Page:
This weekend I put the cover on the Uuni and packed it away carefully until spring, but before I do I wanted to write up a few more Uuni pizza making tips that I learned while cooking more pies for friends and family this fall. You can also check out my first batch of Uuni pizza tips from when it was fresh out of the box.
I’m sure you could still use the Uuni on the deck in the snow and cold, but I have enough trouble balancing and maintaining the oven’s heat when nature isn’t working against me, so I’ll be moving all the pie making indoors until it thaws out in the spring.
Here are more tips that I’ve learned in cooking over 50 pies in the Uuni2s this year.
Bleed off heat for the first pie
This seems a little backward. You spend 15 minutes heating the oven up and then you want to lower the temperature before you even cook? Yes. After absolutely charring the first pie to a blackened mess session after session, I’ve taken to heating the oven up and then venting it a bit by taking the door off for 30 seconds or so until the temperature comes down below 800. I then put in the pie and cook as normal. I’m now not sacrificing the first one to the char gods. They are actually edible and cooked on both the top and the bottom?
Why not just heat it up for less time? I think the long and hot heat up time works well to sufficiently heat up the stone and helps with the overall retention of heat for the whole cooking session, however the initial oven state was just too hot for that first pie.
Pay attention to the pellet hopper
Careful care and attention to the pellet hopper is the most important aspect of a successful Uuni bake. When I say the pellet hopper, I’m referring to both the tube and the metal grate where the pellets collect and burn. Once it’s up and running, the Uuni is a hungry beast and you need to make sure you are filling the tube and providing a constant supply of fuel.
It’s a balancing act. You can’t just keep shoveling new pellets in or they will stifle the existing heat. After it’s up and going, I like to add one to two scoops after each pizza has baked and I’m prepping the next one.
The other thing to pay attention to is the hopper basket itself. If you give the hopper a little shake once in awhile you can spread out the pellets and get better heat spreading through the oven. If you don’t do this, the pellets tend to stack up under the hopper pipe and you lose some efficiency.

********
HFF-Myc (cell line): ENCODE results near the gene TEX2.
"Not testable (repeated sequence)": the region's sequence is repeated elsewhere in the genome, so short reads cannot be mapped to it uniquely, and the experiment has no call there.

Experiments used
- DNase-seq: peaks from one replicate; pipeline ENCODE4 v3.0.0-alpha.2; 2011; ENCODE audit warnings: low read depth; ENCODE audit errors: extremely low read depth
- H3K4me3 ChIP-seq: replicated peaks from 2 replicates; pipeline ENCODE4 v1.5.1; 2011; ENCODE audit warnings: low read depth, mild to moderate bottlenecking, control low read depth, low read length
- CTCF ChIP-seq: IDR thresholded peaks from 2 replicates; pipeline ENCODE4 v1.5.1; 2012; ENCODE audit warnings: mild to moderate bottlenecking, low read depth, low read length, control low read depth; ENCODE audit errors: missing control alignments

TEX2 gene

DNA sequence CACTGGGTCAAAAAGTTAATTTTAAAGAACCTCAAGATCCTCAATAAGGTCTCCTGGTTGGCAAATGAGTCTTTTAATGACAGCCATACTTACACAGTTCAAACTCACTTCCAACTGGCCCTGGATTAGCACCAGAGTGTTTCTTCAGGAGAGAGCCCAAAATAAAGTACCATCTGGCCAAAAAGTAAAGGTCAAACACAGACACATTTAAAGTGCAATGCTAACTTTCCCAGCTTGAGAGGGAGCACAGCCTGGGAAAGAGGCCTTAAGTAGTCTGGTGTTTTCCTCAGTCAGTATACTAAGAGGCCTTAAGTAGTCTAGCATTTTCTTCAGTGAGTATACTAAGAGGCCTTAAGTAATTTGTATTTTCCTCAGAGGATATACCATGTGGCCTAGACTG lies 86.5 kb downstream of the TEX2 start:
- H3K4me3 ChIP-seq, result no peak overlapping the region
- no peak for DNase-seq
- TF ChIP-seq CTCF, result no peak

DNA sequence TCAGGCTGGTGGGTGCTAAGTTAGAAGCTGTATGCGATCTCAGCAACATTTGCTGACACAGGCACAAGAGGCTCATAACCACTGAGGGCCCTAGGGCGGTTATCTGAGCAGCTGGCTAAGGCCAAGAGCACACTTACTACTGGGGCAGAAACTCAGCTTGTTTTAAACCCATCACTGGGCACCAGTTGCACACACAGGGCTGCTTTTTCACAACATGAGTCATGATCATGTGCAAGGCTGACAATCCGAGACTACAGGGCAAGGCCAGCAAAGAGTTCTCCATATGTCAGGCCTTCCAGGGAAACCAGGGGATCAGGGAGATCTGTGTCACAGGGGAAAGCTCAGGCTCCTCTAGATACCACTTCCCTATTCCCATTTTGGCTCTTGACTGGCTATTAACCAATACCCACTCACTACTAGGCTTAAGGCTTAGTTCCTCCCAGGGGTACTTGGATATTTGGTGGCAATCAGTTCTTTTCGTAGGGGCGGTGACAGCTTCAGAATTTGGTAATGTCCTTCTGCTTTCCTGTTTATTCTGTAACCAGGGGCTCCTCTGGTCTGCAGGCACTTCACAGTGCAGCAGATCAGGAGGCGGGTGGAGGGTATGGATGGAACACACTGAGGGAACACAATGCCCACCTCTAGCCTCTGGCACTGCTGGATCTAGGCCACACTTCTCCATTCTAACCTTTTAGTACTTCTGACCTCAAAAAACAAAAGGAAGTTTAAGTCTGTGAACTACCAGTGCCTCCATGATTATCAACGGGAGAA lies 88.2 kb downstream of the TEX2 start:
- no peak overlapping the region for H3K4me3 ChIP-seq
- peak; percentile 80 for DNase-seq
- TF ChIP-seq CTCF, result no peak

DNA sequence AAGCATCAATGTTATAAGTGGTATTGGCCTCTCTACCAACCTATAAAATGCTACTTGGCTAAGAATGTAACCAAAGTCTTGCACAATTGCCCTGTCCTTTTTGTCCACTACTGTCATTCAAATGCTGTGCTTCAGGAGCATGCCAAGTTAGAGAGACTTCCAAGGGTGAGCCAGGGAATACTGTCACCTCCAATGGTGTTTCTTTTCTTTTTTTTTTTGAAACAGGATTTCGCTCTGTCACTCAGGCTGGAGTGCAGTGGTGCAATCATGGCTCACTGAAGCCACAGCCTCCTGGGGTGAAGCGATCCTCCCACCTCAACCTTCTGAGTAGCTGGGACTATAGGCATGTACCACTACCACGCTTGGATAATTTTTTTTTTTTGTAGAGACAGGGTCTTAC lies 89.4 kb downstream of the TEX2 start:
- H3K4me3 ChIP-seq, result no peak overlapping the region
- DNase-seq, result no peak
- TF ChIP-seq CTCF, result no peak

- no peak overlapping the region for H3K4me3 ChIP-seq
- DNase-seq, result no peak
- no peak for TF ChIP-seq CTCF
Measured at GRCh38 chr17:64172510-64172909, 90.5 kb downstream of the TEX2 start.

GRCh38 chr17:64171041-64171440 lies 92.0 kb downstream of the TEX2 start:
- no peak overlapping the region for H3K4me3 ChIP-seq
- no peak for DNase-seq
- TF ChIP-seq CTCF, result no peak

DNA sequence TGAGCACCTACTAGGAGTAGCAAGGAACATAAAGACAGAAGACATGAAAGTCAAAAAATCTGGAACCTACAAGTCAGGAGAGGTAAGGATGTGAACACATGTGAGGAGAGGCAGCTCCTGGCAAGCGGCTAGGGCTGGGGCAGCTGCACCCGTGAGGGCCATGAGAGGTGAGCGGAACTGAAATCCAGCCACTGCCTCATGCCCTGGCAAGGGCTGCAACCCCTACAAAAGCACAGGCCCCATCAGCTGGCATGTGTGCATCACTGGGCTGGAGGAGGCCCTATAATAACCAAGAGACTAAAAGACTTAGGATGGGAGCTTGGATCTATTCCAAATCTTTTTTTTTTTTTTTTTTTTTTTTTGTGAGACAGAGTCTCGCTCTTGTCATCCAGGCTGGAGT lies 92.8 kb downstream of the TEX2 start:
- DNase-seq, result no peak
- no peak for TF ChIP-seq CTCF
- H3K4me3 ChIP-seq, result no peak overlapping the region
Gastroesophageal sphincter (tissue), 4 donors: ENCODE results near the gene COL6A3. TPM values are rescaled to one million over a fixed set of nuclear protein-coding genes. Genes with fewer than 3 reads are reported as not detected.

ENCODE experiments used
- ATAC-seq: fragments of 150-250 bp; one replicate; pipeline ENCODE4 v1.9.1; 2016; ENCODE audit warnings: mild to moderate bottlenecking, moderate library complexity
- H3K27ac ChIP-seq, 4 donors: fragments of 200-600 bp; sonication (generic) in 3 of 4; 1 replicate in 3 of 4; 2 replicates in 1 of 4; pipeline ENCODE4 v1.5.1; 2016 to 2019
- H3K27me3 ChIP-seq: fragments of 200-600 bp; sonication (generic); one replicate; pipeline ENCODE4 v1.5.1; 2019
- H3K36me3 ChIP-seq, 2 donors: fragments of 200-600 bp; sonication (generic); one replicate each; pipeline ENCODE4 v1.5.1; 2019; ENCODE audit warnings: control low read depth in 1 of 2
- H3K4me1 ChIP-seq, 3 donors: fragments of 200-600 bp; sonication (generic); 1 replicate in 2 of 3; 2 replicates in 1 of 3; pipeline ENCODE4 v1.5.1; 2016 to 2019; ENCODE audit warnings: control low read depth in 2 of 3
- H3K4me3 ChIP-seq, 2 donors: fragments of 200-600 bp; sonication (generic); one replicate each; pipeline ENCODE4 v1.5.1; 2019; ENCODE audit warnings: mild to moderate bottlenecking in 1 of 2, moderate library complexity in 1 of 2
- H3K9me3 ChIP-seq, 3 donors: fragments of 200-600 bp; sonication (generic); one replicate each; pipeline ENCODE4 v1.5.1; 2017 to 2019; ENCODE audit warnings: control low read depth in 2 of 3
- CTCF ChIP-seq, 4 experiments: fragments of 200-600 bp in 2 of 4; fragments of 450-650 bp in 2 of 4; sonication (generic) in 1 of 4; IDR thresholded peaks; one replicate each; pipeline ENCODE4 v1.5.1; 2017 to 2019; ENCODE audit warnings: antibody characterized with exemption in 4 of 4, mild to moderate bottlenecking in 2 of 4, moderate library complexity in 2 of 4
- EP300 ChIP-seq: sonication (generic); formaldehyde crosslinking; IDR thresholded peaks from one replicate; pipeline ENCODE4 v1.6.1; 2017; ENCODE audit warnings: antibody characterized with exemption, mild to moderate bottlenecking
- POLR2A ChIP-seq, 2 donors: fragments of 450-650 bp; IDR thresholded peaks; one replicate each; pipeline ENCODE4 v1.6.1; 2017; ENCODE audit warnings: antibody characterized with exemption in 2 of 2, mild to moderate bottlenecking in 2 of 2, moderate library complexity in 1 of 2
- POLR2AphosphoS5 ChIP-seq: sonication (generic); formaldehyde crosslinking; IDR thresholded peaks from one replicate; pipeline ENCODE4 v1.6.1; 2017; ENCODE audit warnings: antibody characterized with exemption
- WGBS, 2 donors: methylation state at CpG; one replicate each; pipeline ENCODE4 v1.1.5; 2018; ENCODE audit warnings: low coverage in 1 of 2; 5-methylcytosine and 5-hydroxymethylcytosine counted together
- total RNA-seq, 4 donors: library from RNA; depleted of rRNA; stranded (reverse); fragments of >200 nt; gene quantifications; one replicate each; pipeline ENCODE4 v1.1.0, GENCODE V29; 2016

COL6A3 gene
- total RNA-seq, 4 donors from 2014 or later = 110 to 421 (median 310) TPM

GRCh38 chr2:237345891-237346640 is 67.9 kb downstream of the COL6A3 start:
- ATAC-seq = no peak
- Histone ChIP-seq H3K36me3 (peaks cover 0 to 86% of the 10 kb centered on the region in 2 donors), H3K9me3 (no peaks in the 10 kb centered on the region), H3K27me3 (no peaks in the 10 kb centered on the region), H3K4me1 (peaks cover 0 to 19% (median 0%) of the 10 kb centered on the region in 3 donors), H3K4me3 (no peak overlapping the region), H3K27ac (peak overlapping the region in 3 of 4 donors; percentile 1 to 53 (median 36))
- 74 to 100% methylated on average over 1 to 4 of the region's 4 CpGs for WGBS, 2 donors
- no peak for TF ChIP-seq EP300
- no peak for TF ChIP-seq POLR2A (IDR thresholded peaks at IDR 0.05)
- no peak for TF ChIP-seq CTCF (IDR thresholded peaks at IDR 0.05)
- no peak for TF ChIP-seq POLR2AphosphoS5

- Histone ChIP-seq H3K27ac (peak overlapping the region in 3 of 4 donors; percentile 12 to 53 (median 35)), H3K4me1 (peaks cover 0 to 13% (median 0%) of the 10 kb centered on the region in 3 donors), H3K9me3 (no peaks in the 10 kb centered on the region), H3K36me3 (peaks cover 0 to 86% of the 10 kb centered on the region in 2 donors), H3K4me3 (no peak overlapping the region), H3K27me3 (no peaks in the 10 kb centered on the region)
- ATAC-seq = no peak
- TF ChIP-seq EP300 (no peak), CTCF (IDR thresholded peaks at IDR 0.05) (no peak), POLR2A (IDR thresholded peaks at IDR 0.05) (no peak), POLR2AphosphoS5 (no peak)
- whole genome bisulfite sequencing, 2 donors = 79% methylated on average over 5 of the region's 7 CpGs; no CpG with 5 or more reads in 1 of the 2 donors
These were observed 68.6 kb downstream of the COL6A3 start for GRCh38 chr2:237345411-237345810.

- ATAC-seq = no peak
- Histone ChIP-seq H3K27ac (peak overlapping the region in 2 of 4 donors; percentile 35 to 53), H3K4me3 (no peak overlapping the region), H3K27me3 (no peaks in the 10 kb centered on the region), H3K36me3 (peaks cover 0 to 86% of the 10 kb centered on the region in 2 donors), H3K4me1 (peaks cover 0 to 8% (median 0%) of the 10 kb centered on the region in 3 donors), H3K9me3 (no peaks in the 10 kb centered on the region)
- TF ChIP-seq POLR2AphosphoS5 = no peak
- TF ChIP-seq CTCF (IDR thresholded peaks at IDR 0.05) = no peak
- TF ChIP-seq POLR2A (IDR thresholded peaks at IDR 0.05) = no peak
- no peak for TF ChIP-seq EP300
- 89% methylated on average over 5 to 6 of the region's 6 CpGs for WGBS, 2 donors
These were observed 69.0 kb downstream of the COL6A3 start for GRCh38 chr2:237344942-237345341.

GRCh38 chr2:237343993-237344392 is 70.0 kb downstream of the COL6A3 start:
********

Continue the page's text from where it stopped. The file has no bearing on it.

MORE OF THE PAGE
Par bake and prep ahead for a party
The biggest issue I have with the Uuni is not the cooking but the workflow. You need to be hands on the whole time. You cannot stop to socialize or even eat the pizza. You need to be prepping and baking the next one! I rarely break out the Uuni unless we are entertaining. The extra time and effort to use the Uuni for just my family and a few pies is reserved for special occasions.
There aren’t a lot of workaround for this one, but I have found that if you parbake the crusts just slightly and prep all your ingredients, it can speed up the workflow. You might not have time to stop and chat, but you can get the pizzas on the table pretty fast and might even get to enjoy a slice or two when it’s still warm.
Flip the stone each time
A simple one, but I thought I’d pass it along. Each time you bake, flip the pizza stone over to “clean” in. You can use soap and warm water to wash a stone, but it’s not really necessary and exposing it to moisture can weaken it over time. Just as effective is to let the high temperatures obliterate any food or dough particles on the stone. Who wants to spend time washing more dishes if you don’t have to.
Move back on the stone the longer you bake
As you are coming to the last dough round or two, you should begin to lessen the amount of pellets you add to the hopper (unless you have pellets to spare, then be my guest and keep it topped off as long as you want). As you slow the stream of fuel, the oven will begin to cool down. I like to shift the list couple pizzas farther back on the stone and closer to the fire to most effectively use the heat without burning more pellets.
The Uuni is a fun little oven and definitely worth the price and space saving if you can’t invest in a larger more permanent wood burning oven. I don’t regret buying it in the least. It definitely has a few nuances and quirks, but I’m guessing most outdoor wood ovens do as well and part of the fun of cooking with them is to learn how to finesse those quirks into a unique pie that you can’t get anywhere but your backyard. I hope these Uuni tips are helpful. Happy (wood-fired) cooking!